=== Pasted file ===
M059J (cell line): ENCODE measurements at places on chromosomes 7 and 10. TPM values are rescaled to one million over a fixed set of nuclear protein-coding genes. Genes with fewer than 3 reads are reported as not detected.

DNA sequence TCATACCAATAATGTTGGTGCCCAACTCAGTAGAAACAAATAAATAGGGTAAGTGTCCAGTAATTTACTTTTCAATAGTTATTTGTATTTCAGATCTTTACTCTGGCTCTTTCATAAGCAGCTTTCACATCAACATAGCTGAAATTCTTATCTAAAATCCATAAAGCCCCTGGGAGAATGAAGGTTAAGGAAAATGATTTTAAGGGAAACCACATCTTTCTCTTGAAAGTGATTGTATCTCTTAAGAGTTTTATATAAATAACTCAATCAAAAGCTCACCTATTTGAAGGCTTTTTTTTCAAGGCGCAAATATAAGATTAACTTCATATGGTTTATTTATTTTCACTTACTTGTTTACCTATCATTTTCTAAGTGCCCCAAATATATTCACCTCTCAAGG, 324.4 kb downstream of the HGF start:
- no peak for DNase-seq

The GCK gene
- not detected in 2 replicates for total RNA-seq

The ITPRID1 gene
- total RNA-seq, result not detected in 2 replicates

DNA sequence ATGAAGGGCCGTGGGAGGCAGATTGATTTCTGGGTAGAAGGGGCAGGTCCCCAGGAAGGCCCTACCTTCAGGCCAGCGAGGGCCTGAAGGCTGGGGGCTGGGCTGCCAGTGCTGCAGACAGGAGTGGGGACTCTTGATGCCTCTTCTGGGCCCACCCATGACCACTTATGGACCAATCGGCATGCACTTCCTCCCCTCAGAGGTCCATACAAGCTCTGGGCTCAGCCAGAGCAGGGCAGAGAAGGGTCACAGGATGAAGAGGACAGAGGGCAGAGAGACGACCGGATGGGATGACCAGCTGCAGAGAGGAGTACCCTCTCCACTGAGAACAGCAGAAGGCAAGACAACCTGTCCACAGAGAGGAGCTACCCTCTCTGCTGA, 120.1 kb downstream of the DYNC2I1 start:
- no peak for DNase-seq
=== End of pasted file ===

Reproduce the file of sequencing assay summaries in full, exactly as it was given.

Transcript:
M059J (cell line): ENCODE measurements at places on chromosomes 7 and 10. TPM values are rescaled to one million over a fixed set of nuclear protein-coding genes. Genes with fewer than 3 reads are reported as not detected.

DNA sequence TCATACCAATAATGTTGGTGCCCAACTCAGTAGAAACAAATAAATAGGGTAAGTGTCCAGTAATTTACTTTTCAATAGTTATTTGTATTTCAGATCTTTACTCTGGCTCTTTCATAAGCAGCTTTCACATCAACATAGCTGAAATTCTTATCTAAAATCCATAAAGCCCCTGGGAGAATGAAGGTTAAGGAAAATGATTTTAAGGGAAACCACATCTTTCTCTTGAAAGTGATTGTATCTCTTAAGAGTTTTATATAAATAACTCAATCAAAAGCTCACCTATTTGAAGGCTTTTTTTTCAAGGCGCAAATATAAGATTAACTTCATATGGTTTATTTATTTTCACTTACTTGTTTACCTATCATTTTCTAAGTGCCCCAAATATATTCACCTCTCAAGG, 324.4 kb downstream of the HGF start:
- no peak for DNase-seq

The GCK gene
- not detected in 2 replicates for total RNA-seq

The ITPRID1 gene
- total RNA-seq, result not detected in 2 replicates

DNA sequence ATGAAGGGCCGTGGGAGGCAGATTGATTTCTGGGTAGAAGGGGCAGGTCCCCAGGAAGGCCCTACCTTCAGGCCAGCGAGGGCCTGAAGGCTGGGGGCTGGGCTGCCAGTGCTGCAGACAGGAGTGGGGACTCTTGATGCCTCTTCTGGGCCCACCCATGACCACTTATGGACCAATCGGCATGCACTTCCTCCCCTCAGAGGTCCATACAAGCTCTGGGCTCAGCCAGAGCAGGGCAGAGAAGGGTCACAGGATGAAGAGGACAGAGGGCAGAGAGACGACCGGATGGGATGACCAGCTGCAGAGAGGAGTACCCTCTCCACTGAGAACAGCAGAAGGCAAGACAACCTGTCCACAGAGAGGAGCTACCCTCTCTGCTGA, 120.1 kb downstream of the DYNC2I1 start:
- no peak for DNase-seq